Our initial milfoil suction dredge affectionately dubbed HIPPO 1 (Herbaceous invasive plant processing operation no. 1) is going through a transformation to a lighter more efficient craft. The original separation trough and base, built of plywood with the ingenuity and craftsmanship of Bill Shelly and associates at Neil and Gunter, has served us well with minor upgrades and repairs for five years and finally succumbed to the ravages of time and weather. A new trough and base unit is being put together by board member Scott Lowell and crew. The new fiberglass, Lexan and composite system will be somewhat smaller and lighter than the former plywood version and make the systems on HIPPO 1 and 2 very similar from the standpoint of parts and system function.
The conversion should be finished by the time of the annual meeting if all the necessary components arrive as scheduled. The two boats will then be staffed and working on the lake removing milfoil until early October.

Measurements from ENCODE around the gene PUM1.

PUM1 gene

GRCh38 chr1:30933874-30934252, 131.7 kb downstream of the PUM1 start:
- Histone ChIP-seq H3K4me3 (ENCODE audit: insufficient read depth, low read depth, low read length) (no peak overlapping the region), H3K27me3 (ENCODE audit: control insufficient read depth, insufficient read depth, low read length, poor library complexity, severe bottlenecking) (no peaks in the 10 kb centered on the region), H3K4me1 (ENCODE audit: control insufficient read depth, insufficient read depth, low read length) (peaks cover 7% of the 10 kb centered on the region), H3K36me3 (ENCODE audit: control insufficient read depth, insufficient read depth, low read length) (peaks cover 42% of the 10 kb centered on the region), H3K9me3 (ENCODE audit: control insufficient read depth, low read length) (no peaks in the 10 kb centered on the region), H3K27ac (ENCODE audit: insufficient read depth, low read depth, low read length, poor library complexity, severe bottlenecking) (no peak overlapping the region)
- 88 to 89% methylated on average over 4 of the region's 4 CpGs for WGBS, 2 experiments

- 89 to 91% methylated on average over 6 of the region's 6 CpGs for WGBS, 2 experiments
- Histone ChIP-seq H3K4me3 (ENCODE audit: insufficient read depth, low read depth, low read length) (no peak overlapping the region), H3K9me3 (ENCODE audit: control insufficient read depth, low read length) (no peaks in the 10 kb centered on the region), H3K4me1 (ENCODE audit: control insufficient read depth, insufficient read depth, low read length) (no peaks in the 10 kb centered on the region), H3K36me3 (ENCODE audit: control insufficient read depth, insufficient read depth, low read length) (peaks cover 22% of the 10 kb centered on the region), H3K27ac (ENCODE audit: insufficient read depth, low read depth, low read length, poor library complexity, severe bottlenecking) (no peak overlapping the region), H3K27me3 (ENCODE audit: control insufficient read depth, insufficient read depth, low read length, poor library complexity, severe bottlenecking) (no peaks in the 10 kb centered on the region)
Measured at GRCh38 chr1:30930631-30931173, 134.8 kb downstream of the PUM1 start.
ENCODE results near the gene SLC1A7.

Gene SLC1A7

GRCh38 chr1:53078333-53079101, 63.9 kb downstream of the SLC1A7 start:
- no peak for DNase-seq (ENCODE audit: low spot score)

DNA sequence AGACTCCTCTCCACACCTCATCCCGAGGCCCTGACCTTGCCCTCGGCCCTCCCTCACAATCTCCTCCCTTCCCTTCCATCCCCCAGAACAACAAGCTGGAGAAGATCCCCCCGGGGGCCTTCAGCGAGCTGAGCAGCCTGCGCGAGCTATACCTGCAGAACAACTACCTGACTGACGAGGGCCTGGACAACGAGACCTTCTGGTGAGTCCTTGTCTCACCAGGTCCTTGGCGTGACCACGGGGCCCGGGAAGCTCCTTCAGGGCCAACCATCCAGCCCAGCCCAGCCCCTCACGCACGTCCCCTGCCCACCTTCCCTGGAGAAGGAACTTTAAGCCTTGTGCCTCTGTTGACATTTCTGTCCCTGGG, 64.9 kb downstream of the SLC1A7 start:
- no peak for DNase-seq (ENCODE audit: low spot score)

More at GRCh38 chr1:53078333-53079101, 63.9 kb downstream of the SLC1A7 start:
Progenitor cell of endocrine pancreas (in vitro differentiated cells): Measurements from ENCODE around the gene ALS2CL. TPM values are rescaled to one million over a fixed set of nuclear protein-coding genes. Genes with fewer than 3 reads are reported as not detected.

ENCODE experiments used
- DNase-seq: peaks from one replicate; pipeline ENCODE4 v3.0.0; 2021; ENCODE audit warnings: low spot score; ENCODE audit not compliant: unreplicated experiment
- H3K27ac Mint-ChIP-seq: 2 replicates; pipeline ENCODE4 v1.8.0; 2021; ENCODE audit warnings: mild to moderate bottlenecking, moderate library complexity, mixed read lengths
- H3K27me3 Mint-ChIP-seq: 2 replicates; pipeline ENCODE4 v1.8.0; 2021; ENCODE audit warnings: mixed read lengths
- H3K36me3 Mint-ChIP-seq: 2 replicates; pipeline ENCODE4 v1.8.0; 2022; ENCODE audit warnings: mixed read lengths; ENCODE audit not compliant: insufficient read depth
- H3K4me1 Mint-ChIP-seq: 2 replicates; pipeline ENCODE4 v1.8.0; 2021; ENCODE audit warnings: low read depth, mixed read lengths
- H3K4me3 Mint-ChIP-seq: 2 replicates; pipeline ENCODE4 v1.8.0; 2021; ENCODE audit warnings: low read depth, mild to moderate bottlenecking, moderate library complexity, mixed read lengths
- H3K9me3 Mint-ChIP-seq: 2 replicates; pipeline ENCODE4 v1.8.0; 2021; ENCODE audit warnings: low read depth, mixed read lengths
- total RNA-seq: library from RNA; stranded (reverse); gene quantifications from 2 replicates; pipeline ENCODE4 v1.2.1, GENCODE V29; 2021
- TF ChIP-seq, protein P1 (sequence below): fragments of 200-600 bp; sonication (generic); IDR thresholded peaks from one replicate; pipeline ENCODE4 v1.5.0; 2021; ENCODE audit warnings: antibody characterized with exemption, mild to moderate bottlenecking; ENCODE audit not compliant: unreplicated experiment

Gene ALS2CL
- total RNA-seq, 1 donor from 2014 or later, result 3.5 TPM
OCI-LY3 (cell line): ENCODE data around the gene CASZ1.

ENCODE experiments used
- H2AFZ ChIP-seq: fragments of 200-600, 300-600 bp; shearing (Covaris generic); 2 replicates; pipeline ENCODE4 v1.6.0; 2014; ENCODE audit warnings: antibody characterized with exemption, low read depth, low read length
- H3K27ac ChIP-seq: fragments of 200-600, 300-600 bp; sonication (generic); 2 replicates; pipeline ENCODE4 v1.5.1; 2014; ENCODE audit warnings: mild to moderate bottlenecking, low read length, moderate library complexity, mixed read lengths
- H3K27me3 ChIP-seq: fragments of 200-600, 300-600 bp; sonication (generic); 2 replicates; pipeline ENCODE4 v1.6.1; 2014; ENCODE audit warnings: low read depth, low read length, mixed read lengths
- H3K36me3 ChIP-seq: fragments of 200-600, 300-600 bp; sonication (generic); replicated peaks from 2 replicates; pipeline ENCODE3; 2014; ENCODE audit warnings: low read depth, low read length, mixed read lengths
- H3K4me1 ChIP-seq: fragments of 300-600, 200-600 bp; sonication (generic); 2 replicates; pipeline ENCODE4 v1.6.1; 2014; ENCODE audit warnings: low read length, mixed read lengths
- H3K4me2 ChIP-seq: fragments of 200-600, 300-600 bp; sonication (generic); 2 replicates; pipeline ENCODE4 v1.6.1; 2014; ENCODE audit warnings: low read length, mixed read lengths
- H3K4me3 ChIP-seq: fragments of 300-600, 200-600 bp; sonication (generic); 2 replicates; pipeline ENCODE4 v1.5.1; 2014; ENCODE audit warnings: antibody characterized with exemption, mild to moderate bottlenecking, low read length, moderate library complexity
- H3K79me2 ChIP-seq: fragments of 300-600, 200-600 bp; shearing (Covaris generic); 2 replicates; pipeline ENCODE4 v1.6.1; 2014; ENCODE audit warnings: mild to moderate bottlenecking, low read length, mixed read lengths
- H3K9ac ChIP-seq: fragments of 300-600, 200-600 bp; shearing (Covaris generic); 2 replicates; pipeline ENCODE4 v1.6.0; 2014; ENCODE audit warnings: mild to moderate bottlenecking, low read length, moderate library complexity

There are many fond and comical memories of the trial renditions of pumps, hoses, pipes, troughs and flying water that led us to the development of the first properly working suction system for invasive plant separation. HIPPO 1 and the work of LSLA to build it will always be remembered as the pioneer of successful suction harvest of invasive plants in Maine.
Stay tuned for more about the transformation process.